the film

Help Salmon, Plant a Shrub
(and you don't need to live near a stream)

by Lisa Stiffler, Staff Writer
Seattle Post-Intelligencer, December 29, 2005

Grab your garden gloves and trowel -- new research from the University of Connecticut zeroes in on ways to tweak your landscape to better control the stormwater runoff that carries pollution into streams and Puget Sound. An article about the research is in the publication Environmental Science and Technology, which also ran the original scientific article (but you need a subscription to read more than the abstract).

The gist of it is this: By creating some very shallow depressions in your landscaping and planting them with hardy grasses, shrubs and trees in well-draining soil and covering the ground with a thin layer of mulch, you can catch and slow the flow of rainwater. This "rain garden" gives the stormwater a chance to soak into the dirt, helping trap pollutants and preventing the water from harmings streams where salmon and other cool creatures chill out.

If you want to create a rain garden there are lots of resources available to do it yourself. Wisconsin's Department of Natural Resources had a particularly detailed Web site with lots of useful information.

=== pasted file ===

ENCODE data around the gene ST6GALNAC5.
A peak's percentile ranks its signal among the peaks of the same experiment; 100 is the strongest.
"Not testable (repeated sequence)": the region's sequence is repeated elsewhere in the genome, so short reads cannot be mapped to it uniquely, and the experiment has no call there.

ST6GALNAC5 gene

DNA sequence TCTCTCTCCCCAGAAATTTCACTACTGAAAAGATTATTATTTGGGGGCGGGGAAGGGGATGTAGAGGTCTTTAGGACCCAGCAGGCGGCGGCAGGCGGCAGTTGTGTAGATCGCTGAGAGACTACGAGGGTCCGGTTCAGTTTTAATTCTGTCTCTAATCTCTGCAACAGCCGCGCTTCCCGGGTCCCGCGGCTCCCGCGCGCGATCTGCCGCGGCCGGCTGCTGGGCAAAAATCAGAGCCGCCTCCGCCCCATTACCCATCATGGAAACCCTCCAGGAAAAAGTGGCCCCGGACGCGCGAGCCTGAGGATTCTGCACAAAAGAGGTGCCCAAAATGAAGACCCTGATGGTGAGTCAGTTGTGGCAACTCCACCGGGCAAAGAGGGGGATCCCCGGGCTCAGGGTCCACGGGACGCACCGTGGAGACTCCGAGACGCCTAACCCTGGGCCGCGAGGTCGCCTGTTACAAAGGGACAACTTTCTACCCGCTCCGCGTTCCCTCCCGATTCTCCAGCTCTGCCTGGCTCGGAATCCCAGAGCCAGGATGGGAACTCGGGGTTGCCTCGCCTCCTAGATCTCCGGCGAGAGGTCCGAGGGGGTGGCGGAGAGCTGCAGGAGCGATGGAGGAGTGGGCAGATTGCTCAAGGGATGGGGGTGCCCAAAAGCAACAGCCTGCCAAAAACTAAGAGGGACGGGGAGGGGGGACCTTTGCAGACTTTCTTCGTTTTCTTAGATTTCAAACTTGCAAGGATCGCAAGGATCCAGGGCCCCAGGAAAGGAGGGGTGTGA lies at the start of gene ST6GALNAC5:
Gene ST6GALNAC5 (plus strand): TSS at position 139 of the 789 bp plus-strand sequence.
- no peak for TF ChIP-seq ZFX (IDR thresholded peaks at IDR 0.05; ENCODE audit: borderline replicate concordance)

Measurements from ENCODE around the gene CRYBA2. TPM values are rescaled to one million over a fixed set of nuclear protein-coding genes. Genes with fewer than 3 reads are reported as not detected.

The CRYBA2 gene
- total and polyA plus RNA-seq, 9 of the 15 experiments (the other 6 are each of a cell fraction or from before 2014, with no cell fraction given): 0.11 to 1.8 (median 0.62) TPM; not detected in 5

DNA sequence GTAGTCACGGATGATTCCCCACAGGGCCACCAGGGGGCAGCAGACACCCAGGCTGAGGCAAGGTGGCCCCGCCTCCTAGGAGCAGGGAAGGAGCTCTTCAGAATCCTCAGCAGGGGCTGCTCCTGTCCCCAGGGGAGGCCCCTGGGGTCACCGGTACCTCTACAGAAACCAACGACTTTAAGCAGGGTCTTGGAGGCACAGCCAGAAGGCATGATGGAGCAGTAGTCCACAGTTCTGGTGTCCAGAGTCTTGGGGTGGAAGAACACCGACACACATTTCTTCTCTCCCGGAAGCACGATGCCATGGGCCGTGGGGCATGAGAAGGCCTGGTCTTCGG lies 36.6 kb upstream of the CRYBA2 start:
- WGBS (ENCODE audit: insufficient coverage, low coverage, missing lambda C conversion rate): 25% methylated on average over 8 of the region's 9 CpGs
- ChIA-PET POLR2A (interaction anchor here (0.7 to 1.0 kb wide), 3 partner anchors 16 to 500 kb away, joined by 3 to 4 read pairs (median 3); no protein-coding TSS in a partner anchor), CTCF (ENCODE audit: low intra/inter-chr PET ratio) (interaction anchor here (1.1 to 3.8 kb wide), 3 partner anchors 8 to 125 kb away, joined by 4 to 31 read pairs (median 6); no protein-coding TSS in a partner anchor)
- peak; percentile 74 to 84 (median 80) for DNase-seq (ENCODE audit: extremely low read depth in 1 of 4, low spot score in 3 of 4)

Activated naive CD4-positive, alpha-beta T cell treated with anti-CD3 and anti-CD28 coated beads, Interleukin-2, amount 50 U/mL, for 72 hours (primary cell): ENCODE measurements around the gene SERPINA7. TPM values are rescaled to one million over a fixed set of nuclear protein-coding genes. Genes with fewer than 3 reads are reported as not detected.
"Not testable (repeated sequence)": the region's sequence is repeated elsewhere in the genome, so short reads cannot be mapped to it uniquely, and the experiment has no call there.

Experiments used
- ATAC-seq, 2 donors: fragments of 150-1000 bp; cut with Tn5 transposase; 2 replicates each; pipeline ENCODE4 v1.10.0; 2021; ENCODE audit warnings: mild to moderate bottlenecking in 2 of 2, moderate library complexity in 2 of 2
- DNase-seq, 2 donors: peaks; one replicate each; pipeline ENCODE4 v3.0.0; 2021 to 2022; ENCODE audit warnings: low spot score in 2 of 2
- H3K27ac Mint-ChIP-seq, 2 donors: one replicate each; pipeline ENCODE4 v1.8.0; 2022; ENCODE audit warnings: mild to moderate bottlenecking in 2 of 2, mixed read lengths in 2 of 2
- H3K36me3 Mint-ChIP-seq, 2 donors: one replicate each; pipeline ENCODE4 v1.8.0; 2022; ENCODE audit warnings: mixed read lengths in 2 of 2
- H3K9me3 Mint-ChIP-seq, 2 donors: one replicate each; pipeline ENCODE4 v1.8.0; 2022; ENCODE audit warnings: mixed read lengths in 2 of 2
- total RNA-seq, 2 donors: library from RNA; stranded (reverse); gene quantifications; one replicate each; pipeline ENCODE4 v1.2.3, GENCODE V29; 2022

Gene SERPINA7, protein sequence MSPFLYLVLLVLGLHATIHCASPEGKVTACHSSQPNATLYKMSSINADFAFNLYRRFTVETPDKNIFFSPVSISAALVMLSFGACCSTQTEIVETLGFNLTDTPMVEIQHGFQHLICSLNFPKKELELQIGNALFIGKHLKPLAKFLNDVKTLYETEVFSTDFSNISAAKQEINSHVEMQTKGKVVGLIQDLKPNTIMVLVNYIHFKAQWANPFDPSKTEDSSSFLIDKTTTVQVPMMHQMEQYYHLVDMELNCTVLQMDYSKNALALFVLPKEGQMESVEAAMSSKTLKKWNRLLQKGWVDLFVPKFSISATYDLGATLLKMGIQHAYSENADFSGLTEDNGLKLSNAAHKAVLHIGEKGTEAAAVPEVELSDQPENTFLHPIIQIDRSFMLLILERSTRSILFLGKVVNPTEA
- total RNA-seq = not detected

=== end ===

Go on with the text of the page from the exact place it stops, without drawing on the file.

You can see rain gardens in practice here in Seattle -- check out the city's DOT project to control stormwater. And the government's Puget Sound Action Team has a good page with some before-and-after photos.

If you're still not sure why stormwater matters, there's been some interesting research on salmon mortality and the potential links with stormwater pollution by Nat Scholz and others at the Northwest Fisheries Science Center (part of NOAA) in Seattle. We've written about it and here's the center's page on it, including fascinating videos of the affected fish.

Lisa Stiffler
Help Salmon, Plant a Shrub
Seattle Post-Intelligencer , December 29, 2005

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